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?? on saving RAW files
Hi,.

Is it advisable to save RAW file with adjusted WB or just save the RAW file without the adjustment? I don't wanna go back through the hassle of figuring out the WB balance all over again when I re-open the files someday. It's just too much work IMO...

Comments (12)

Depends on your raw converter..

Some allow you to make changes to the camera's settings changing how the file is converted negating the need to worry about WB or any other parameter in the field. I like being able to go back and use settings other than my normal if I feel it suits a photo better..

If you want you can set everything right in cam. Makes batch processing easier and the image preview closer to the final product..

Image control:Zoom outZoom 100%Zoom inExpand AllOpen in new window..

Comment #1

BA baracus wrote:.

If you want you can set everything right in cam. Makes batchprocessing easier and the image preview closer to the final product..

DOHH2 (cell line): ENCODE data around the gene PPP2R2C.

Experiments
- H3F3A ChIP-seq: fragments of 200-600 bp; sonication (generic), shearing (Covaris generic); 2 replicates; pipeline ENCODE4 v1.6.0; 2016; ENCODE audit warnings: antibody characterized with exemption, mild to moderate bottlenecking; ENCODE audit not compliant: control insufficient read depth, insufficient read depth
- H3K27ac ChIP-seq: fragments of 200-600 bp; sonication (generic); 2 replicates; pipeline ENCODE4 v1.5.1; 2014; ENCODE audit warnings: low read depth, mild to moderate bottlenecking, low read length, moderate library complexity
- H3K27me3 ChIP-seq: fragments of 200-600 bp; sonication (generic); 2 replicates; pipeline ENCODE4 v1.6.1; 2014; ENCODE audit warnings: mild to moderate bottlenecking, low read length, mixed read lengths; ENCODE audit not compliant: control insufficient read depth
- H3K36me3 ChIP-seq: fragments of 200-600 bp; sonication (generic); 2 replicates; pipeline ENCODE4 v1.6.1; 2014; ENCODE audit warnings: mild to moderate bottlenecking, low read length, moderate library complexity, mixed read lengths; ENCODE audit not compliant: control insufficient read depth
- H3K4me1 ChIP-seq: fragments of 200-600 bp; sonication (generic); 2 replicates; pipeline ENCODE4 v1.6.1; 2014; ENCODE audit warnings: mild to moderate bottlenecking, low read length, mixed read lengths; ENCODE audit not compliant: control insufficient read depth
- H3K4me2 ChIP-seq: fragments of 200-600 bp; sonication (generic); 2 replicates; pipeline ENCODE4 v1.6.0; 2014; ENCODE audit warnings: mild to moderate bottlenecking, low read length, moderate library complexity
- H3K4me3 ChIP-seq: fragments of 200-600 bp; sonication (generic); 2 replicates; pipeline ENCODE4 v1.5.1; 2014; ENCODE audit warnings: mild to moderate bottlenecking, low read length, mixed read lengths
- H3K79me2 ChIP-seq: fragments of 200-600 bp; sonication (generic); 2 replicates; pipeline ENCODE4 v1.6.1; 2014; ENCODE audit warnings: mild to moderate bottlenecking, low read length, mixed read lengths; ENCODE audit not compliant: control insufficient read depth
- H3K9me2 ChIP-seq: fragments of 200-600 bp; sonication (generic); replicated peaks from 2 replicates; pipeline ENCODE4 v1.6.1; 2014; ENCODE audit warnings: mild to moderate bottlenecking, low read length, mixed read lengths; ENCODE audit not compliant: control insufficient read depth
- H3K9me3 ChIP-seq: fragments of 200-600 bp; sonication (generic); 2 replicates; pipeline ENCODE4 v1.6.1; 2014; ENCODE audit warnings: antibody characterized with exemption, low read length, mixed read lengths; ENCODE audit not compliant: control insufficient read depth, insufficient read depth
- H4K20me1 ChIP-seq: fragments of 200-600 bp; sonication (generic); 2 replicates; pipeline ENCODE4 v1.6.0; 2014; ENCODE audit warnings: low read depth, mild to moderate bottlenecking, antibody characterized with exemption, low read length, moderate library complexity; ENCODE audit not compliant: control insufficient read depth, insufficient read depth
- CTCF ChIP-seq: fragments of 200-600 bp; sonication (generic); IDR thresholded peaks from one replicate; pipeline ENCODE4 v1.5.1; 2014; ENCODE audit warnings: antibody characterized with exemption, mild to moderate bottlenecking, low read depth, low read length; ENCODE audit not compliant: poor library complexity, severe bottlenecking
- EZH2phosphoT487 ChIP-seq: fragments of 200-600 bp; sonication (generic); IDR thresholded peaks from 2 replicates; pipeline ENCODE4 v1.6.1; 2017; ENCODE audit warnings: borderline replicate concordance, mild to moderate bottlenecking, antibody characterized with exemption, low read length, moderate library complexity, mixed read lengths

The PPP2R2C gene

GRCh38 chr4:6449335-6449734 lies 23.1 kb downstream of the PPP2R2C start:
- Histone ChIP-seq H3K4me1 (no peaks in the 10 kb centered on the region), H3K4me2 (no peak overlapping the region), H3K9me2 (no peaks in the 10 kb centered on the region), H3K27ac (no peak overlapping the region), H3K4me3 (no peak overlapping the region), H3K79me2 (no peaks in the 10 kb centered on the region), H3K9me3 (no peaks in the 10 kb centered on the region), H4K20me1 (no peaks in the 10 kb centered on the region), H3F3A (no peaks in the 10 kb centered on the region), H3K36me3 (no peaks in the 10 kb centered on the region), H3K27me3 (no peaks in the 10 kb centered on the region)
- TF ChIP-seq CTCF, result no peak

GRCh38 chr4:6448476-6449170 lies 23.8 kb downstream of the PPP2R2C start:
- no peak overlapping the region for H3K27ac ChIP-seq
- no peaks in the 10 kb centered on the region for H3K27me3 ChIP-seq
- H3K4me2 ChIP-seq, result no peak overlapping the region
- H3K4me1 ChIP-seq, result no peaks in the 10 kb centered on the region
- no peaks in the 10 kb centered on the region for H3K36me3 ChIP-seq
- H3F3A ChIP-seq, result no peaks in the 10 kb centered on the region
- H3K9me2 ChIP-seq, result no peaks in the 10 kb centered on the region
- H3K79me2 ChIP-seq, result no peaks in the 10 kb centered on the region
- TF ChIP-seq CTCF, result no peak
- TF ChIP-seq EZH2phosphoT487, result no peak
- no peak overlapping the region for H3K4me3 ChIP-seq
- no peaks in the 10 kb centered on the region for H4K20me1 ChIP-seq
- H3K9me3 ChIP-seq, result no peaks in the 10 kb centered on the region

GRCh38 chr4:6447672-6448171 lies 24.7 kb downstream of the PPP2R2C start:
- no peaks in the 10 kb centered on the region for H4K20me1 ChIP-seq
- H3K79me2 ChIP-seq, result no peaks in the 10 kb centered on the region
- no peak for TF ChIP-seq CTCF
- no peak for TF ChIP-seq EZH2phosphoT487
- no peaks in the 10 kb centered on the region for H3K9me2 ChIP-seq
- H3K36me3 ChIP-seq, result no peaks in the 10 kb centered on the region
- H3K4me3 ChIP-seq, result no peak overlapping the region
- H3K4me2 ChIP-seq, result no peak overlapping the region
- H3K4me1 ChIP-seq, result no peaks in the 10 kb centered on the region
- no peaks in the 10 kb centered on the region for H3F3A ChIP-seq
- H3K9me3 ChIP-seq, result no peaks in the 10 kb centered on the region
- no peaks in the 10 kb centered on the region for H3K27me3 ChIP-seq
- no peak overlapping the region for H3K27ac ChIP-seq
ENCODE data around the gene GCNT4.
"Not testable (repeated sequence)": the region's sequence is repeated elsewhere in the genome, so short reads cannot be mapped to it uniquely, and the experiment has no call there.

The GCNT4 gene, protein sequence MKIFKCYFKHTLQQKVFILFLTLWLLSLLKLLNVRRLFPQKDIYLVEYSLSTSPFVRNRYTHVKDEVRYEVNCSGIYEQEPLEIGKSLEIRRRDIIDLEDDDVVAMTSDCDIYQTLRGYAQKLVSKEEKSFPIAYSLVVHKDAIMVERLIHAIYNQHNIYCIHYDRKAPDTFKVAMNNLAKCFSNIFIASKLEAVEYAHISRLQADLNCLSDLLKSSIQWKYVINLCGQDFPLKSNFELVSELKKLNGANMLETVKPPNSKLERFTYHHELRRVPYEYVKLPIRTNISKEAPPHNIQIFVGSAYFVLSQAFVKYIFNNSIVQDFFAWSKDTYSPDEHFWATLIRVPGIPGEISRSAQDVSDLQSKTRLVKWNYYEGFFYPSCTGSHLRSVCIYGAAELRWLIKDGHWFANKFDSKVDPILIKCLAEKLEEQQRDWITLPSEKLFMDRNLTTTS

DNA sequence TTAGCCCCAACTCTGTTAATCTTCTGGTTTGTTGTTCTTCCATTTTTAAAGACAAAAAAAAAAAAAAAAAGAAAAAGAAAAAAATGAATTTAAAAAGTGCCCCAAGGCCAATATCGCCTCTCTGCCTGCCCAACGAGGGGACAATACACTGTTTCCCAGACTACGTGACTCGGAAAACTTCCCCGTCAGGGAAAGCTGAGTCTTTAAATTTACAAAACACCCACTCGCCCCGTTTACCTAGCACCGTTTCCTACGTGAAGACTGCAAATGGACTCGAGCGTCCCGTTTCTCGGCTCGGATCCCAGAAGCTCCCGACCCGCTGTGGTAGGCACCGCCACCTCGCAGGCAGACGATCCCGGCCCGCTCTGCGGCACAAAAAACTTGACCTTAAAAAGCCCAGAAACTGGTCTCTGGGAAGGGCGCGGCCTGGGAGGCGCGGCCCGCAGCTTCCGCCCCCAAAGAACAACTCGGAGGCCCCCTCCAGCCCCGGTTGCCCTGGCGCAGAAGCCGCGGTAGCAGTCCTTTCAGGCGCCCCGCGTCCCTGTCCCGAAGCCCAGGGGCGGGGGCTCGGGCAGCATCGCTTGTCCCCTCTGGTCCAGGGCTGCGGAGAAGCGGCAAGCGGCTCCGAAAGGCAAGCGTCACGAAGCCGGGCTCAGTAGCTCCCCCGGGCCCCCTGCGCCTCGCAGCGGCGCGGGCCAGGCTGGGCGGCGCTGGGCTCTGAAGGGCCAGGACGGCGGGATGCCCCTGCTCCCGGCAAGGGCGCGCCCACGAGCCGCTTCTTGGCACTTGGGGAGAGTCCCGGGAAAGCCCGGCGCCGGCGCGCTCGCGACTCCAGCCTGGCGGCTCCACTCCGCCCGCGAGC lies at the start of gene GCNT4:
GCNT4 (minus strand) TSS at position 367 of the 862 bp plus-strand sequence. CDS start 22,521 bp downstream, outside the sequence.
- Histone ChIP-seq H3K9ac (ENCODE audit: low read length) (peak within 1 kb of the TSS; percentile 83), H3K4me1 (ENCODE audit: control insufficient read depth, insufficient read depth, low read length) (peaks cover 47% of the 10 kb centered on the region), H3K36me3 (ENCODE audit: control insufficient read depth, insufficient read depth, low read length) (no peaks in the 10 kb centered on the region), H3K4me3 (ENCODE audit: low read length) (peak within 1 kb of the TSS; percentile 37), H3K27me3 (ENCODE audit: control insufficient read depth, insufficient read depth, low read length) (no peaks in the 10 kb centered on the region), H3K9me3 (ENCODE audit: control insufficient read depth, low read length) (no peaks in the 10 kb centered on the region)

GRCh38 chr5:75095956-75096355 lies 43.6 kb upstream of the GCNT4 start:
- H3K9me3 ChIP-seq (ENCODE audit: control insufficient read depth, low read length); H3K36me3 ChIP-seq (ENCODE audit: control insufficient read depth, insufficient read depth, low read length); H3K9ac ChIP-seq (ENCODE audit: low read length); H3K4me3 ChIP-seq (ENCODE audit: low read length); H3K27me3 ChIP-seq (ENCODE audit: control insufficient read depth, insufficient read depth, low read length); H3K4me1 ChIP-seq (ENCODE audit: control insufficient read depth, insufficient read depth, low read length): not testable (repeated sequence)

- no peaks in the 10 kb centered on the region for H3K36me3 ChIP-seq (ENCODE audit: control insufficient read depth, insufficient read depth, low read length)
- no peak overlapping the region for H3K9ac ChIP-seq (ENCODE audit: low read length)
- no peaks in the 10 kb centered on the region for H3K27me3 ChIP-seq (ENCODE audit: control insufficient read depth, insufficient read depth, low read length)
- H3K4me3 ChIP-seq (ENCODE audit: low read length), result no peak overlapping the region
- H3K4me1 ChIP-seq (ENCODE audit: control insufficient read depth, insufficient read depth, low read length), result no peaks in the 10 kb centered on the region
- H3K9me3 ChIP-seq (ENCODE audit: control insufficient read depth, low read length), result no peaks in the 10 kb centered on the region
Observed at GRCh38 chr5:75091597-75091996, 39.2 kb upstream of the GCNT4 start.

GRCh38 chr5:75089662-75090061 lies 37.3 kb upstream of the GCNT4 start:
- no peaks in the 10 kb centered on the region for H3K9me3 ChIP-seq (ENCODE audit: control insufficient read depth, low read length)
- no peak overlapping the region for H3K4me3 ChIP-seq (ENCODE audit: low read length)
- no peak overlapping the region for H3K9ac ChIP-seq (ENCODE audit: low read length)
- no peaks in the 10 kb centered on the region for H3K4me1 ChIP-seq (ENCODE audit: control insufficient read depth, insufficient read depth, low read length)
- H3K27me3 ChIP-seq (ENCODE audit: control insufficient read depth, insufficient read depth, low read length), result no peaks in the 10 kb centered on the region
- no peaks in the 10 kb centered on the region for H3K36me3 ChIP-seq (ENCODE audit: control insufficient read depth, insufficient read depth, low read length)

Thanks for replying, but I don't get this part that you wrote. I'm shooting in RAW and set my WB to "auto". I have to re-adjust my WB on all of my RAW images in DPP. My question is after getting the right color (WB) on the RAW images, should I save them as is...i.e.....RAW + corrected WB OR original RAW only?..

Comment #2

I don't see the 'RAW + corrected WB' as an option in the current version of DPP, 3.4.1.1, perhaps this is an earlier version. I suggest you check your version and download the update if needed..

In 3.4.1.1, any adjustments you make are saved with the RAW, but do not modify the RAW data. So when you open the file in the future all of the adjustments, including WB are applied as the starting point. I think this is what you're after..

Spade357 wrote:.

BA baracus wrote:.

If you want you can set everything right in cam. Makes batchprocessing easier and the image preview closer to the final product..

Thanks for replying, but I don't get this part that you wrote. I'mshooting in RAW and set my WB to "auto". I have to re-adjust my WBon all of my RAW images in DPP. My question is after getting theright color (WB) on the RAW images, should I save them asis...i.e.....RAW + corrected WB OR original RAW only?.

Best regards,Doughttp://pbase.com/dougj..

Comment #3